## Atomic Spectra Post-Module Assessment #28

$E=hv$

Sofia Lucido 3L
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### Atomic Spectra Post-Module Assessment #28

The meter was defined in 1963 as 1,650,763.73 wavelengths of radiation emitted by krypton-86 (it has since been redefined). What is the wavelength of this krypton-86 radiation? To what region of the electromagnetic spectrum does this wavelength correspond (i.e. infrared, ultraviolet, x-ray, etc.)? What energy does one photon of this radiation have?

I am not sure how to do this problem. I tried using the equation $\lambda =\frac{c}{\nu }$ to find the wavelength and $E=\nu h$ to find the energy per photon.

I used the definition of a meter in the first sentence of the question as the frequency, but I have a feeling that isn't right. Can someone walk me through the steps of how to approach this problem?

Thanks!

Chem_Mod
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### Re: Atomic Spectra Post-Module Assessment #28

Since there is 1,650,763.73 wavelengths in one meter, each wavelength is 1/1,650,763.73 meters. You should get around 606 nm, which is in the visible light region. Since
wavelength= c/v and E=vh, you can use substitution to get the equation E=(hc)/wavelength. h and c are constants, and you solved for the wavelength, so you can get the energy per photon.

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### Re: Atomic Spectra Post-Module Assessment #28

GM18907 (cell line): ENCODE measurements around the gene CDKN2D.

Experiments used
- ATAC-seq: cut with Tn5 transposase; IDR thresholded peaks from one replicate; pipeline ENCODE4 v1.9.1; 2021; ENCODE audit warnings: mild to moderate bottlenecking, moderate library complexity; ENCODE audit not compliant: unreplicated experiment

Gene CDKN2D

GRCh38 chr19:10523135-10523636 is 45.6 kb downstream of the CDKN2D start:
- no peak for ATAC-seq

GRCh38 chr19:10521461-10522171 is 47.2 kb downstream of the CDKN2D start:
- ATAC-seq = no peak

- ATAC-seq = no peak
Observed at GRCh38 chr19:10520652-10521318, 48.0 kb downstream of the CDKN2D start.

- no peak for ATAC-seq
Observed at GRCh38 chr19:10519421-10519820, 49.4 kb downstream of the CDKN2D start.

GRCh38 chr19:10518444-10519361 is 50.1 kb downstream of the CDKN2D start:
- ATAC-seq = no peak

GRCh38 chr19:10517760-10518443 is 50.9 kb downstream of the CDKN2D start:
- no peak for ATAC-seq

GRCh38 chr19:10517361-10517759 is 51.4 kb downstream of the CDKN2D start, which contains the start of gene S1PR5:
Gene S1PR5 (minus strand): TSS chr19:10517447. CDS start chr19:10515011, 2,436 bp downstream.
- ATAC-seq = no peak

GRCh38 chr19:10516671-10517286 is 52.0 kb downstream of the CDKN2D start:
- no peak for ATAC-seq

1)Since one meter contains 1,650,763.73 wavelength of krypton, to find the wavelength I divided 1m by 1,650,763.73. The equation $c=\lambda\nu$ is not really applicable in this case because you are not given the frequency; you are instead given a definition in terms of meters. It was helpful for me to imagine it as a proportion: $\frac{1m}{1,650,763.73 wavelengths}$. From this proportion, you can see that, to obtain one wavelength, you would need to divide the top and bottom by 1,650,763.73.

2) I then converted my answer to nm in order to identify what region of the electromagnetic spectrum it belongs to and referenced the wavelength ranges that Dr. Lavelle provided in the module in order to certain what type of radiation it was.

3) Next, I used the equation $c=\lambda\nu$ to obtain the frequency of radiation from the wavelength.

4) I then used the equation $E=h\nu$ in order to obtain the energy from the frequency obtained in step 3.

Hope this helps!